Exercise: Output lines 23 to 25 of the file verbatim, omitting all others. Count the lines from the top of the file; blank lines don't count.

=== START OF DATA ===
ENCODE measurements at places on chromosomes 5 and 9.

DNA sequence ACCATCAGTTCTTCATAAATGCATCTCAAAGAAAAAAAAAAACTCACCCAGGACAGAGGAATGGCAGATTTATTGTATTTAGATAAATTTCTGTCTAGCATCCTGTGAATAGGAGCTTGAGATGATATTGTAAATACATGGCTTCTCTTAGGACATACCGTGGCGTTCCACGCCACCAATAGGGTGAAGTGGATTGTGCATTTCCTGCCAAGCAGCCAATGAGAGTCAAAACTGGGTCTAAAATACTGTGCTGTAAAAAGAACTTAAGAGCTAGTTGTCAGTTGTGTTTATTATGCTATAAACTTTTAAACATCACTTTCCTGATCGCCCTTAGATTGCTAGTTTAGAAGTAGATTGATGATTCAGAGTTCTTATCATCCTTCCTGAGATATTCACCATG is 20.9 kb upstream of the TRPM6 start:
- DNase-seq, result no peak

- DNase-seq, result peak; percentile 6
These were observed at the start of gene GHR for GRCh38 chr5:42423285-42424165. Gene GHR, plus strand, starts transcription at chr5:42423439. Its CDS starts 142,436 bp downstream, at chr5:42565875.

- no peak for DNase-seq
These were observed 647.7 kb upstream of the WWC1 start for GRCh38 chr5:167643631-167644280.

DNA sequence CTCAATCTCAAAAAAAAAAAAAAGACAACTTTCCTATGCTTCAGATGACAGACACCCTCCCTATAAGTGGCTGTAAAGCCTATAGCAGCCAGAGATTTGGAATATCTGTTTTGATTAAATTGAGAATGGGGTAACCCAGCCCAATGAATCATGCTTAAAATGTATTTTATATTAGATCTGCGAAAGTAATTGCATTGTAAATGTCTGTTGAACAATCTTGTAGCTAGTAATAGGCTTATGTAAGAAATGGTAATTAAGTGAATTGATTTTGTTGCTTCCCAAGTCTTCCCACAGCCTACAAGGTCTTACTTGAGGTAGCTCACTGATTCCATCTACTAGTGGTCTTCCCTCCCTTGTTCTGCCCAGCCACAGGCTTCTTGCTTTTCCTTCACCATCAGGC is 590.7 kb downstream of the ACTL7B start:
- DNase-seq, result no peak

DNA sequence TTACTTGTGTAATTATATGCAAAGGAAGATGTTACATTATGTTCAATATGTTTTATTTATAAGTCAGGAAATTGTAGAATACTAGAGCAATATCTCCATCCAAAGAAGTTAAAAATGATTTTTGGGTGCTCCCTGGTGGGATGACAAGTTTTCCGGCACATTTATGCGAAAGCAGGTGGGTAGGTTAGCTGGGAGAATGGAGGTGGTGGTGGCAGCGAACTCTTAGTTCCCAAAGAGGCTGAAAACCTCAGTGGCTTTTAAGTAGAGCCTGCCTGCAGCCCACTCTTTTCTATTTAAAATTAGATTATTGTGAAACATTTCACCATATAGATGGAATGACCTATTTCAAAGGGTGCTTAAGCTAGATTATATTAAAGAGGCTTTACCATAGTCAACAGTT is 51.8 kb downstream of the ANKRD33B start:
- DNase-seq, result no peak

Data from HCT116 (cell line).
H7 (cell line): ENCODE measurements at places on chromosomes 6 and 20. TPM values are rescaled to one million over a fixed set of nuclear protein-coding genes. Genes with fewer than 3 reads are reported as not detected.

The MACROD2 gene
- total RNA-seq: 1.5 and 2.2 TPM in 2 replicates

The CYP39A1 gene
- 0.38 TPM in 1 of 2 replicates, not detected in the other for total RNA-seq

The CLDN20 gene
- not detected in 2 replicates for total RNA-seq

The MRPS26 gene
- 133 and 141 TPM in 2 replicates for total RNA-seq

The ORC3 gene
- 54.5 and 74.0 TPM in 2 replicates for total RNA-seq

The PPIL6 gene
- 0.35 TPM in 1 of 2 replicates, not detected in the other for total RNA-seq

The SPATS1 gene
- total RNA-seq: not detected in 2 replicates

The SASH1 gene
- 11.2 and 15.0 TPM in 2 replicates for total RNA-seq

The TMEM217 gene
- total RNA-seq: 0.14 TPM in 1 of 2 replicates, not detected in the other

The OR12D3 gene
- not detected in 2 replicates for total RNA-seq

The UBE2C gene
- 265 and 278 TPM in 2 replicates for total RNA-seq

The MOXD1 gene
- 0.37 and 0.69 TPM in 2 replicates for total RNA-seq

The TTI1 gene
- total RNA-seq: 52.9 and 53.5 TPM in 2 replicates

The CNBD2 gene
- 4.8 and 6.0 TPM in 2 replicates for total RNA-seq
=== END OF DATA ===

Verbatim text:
- 54.5 and 74.0 TPM in 2 replicates for total RNA-seq

The PPIL6 gene
- 0.35 TPM in 1 of 2 replicates, not detected in the other for total RNA-seq